Hashim, another victim of violence by extremists, was attacked on Abu Nawas Street. Famous for its restaurants and bars, the street has become a symbol of the relative progress made in Baghdad. But it was where Hashim was set on by four men, had a finger cut off and was badly beaten. His assailants left a note warning that he had one month to marry and have "a traditional life" or die.

"Since that day I have not left my home. I'm too scared and don't have money to run away," Hashim said.

EdgeBoston: Police Seek Suspects in Ontario Anti-Gay Bashing with Brick
Wednesday Sep 9, 2009 by Kilian Melloy, EDGE Staff Reporter

John Raynard was beaten by a group of men who were shouting anti-gay epithets (Source:Posted at

A mob of anti-gay assailants allegedly chased down a 30-year-old man in Ontario and evidently used the brick he had picked up for self-defense to fracture a number of his facial bones.

A Sept. 7 article at tbsnewswatch reported that the vicious anti-gay attack took place early in the morning hours of Sept. 5 in the small Northwestern Ontario city of Thunder Bay.

A group of men chased down and beat John Raynard after trailing behind Raynard and his friends, yelling anti-gay epithets, the article said.

Raynard, who suffered more than a dozen facial fractures, will require reconstructive surgery.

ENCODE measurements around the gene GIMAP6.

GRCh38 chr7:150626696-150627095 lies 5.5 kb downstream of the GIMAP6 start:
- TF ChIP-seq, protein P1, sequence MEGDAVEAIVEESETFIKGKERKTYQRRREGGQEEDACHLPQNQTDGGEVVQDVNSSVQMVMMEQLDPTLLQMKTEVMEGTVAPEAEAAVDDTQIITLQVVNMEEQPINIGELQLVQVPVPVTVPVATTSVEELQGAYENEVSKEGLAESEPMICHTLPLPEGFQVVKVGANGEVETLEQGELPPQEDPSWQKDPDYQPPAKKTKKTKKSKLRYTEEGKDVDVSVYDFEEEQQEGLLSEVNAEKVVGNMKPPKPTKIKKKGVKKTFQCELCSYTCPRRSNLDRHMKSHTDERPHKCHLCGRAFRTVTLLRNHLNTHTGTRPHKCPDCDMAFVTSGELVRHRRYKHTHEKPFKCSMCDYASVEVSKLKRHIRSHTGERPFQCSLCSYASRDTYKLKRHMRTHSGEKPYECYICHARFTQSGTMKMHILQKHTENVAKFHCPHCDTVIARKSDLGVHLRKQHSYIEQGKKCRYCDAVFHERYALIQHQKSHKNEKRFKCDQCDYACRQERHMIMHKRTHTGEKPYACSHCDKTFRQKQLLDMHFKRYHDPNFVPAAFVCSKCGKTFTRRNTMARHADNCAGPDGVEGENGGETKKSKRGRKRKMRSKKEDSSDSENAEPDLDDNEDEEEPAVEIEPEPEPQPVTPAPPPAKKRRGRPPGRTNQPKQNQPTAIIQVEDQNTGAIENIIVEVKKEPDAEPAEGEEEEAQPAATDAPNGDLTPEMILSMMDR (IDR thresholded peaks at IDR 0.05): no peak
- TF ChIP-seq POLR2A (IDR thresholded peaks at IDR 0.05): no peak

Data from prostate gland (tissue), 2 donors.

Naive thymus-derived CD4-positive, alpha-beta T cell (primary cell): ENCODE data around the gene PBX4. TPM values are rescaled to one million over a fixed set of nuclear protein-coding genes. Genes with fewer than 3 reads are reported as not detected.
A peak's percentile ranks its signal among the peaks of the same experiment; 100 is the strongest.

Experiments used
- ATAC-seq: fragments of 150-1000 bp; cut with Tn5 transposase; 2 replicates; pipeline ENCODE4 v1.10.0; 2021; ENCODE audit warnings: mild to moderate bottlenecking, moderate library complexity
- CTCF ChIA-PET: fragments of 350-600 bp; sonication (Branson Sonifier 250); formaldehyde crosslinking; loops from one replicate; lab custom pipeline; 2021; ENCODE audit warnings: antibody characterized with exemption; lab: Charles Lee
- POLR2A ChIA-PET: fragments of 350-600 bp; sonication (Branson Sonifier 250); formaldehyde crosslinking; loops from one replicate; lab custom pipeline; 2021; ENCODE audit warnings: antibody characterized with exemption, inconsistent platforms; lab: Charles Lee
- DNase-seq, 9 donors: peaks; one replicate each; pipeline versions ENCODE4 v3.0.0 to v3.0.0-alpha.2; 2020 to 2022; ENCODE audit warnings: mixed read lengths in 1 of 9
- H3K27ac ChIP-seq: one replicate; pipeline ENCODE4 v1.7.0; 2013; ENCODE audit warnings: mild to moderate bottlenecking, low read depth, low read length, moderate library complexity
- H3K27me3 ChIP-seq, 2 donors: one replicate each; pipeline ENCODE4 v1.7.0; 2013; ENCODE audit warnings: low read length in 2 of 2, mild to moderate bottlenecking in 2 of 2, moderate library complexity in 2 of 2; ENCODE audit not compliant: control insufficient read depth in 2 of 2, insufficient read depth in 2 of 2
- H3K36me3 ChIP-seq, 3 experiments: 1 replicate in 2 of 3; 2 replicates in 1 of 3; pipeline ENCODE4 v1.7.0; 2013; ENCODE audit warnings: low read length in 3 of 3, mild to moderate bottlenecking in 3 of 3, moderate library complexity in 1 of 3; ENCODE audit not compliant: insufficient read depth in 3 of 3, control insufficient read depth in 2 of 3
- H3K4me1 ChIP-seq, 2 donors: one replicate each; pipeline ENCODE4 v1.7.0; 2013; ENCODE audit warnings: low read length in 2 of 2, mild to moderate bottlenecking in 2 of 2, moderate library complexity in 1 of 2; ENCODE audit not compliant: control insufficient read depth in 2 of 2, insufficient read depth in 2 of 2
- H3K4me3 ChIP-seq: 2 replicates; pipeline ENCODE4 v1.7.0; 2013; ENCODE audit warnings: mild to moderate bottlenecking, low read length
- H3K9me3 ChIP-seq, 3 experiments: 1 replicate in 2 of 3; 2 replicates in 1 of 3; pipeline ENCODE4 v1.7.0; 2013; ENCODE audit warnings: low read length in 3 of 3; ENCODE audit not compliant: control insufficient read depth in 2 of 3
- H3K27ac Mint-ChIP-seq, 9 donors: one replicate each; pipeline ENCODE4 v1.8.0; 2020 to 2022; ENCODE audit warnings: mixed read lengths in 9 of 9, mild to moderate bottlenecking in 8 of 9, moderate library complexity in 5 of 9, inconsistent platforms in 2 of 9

The article said that Raynard and two friends were outside a night spot when a lone man came up to them to ask for a cigarette. The man then became abusive, at which point Raynard and his friends tried to walk away.

But the man followed after, with others joining him and shouting out anti-gay insults.

The article quoted Raynard as recalling, "It was like they were waiting in the woodwork.

"The crowd just seemed to get bigger."

When one assailant began to throttle Raynard’s friend, Raynard struck him in an attempt to defend the victim; then Raynard began to shout.

"I managed to fend off six to eight people by yelling long enough to get them into a cab," the article quoted Raynard as saying.

But when Raynard tried to get into the cab with his two friends, the crowd of men pressed in, making it impossible. Raynard then ran, heading for a nearby restaurant. He picked up a brick along the way, thinking he would use it in self-defense, but even as he pounded the window of the restaurant, the mob descended upon him and evidently used the brick Raynard was carrying to beat him about the face, inflicting the numerous fractures.

Raynard said that throughout the pursuit, he continued shouting to draw help. "I was screaming loud enough to wake up six blocks," the article quoted him as saying.

"How did nobody hear me?"

Once the mob set on him, the article said, Raynard had no further recollection until he regained consciousness that afternoon in the hospital.

The hospital staff claimed not to know how Raynard reached the hospital; his sister, Jackii, only learned of her brother’s injuries when he called her himself after coming to his sense.

Reckoned Raynard, "I’m lucky to be alive."

Jackii Raynard spoke out, calling the incident "a hate crime."